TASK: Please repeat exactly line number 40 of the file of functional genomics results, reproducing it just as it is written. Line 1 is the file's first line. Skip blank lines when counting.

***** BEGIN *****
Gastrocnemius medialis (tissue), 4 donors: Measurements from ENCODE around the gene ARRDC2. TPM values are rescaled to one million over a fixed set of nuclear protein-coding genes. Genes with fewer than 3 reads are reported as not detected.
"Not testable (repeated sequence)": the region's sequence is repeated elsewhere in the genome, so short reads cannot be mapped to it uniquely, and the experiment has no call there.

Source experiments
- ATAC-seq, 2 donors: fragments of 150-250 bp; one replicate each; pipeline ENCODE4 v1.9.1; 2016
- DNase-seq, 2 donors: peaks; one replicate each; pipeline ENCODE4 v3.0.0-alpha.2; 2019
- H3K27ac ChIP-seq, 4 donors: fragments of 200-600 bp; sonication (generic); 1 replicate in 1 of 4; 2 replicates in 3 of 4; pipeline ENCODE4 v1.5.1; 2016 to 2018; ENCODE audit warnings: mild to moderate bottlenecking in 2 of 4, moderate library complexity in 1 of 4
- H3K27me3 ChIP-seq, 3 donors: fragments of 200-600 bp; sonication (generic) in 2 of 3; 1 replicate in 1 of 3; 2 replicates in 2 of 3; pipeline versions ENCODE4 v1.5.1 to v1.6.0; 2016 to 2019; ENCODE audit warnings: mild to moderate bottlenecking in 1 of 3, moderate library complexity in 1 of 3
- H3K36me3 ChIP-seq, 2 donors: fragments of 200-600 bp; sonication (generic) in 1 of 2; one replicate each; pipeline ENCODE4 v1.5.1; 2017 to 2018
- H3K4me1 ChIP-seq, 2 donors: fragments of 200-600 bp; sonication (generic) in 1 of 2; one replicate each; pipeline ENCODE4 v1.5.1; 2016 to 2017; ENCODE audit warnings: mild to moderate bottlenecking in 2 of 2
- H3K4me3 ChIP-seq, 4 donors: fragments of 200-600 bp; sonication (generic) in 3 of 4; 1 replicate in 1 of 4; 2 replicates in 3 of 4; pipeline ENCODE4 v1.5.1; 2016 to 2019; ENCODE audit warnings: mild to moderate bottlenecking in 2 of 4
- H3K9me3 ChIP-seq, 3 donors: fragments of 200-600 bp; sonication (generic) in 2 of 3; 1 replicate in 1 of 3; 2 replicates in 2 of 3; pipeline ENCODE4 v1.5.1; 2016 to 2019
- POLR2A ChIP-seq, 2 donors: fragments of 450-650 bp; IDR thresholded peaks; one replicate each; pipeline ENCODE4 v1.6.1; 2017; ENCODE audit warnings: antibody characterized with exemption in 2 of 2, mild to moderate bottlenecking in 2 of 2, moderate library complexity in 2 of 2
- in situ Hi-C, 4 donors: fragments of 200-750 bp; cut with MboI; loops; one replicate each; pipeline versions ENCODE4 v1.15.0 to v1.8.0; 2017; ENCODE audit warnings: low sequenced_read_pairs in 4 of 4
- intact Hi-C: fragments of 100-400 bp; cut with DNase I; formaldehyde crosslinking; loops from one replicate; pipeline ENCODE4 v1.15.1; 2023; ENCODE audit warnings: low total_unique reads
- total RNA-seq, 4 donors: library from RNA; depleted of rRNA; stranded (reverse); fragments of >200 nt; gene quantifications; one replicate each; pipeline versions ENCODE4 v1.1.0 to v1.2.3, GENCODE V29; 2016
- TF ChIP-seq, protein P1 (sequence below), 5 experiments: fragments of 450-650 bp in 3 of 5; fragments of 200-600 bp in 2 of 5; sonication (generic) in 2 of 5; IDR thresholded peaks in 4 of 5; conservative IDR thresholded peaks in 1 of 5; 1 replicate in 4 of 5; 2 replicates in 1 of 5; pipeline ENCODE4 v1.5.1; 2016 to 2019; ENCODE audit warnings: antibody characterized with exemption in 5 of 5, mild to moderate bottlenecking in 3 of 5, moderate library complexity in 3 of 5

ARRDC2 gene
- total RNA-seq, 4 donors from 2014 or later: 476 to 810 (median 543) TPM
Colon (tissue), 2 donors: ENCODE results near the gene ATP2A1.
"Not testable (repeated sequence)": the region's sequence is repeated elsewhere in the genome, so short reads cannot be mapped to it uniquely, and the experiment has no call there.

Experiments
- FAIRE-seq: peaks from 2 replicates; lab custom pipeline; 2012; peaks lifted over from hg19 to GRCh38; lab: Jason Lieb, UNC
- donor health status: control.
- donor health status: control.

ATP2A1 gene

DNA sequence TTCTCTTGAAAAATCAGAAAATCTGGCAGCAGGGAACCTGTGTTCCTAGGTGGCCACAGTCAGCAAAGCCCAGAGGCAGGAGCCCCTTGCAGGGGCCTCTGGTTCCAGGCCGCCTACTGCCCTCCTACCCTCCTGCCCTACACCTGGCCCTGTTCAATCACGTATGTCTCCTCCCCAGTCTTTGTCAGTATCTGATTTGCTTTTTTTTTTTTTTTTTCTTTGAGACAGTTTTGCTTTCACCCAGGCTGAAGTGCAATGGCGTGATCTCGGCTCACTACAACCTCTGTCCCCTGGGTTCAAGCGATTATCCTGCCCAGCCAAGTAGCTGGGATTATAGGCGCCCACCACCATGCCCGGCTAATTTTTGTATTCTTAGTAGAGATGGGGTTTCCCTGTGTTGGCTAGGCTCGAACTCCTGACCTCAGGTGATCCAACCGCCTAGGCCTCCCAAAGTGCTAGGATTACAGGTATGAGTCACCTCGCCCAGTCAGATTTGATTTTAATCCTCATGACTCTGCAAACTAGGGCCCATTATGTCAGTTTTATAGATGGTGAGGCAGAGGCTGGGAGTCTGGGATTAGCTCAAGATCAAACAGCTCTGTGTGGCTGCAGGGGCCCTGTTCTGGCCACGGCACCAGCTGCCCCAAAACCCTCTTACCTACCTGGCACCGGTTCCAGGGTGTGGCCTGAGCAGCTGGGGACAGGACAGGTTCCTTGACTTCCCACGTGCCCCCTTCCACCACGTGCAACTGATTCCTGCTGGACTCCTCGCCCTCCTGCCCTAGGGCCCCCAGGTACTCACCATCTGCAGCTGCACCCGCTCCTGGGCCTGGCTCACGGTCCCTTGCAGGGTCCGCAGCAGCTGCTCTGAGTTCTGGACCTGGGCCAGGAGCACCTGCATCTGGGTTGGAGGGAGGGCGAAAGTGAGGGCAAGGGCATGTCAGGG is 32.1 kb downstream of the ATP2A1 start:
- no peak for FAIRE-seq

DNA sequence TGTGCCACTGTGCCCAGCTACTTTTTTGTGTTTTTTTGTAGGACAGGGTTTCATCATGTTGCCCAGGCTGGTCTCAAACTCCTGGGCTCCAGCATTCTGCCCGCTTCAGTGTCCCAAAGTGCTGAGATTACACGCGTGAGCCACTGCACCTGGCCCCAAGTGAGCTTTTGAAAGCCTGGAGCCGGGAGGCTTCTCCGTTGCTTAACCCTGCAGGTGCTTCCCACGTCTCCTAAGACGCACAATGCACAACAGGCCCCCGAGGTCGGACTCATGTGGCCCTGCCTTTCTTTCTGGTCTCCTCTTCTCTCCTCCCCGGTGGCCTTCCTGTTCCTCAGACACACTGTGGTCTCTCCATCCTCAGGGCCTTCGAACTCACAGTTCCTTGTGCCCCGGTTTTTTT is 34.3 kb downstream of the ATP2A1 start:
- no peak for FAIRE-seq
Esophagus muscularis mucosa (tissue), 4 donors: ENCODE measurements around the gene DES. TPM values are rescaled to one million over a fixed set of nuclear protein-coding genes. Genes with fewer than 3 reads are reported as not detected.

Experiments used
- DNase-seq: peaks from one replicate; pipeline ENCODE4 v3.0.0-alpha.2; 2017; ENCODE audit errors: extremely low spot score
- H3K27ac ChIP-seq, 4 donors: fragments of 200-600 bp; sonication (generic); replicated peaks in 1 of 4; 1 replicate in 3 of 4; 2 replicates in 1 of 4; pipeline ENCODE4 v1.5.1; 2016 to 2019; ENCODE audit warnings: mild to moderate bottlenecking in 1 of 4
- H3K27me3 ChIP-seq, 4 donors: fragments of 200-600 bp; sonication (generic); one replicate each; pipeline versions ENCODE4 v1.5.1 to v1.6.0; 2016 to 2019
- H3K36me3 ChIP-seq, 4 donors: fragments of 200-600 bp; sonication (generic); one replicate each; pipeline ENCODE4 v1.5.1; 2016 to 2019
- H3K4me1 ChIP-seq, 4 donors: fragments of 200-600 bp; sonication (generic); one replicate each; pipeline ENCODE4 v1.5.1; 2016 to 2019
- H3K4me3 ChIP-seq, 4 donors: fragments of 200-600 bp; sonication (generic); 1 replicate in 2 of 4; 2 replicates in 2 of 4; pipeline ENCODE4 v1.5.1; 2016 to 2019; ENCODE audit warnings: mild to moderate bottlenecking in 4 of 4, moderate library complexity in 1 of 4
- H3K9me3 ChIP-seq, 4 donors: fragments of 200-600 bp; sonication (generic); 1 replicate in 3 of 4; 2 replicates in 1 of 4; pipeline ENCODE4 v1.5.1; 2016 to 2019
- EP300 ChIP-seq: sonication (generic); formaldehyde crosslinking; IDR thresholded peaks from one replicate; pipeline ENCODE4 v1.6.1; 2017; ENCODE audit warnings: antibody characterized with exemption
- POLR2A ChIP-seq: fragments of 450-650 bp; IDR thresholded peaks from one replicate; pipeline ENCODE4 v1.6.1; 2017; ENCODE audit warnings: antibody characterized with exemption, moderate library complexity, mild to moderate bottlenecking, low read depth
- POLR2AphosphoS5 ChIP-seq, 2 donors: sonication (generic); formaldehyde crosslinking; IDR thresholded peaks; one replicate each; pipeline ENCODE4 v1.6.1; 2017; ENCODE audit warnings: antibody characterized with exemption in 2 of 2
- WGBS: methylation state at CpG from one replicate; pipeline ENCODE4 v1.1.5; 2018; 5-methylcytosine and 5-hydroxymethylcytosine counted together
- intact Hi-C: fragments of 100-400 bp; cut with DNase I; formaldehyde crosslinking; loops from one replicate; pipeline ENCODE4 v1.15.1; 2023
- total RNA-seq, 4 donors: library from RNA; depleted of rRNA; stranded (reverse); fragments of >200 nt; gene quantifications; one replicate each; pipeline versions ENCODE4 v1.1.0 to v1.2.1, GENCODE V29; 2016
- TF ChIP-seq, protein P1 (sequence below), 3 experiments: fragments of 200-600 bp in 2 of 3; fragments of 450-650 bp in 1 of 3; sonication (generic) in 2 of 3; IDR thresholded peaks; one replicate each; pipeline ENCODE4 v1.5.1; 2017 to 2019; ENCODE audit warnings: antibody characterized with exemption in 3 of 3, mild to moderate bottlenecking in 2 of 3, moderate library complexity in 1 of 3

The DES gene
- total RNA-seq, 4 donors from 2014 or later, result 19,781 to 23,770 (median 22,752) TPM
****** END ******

- POLR2A ChIP-seq: fragments of 450-650 bp; IDR thresholded peaks from one replicate; pipeline ENCODE4 v1.6.1; 2017; ENCODE audit warnings: antibody characterized with exemption, moderate library complexity, mild to moderate bottlenecking, low read depth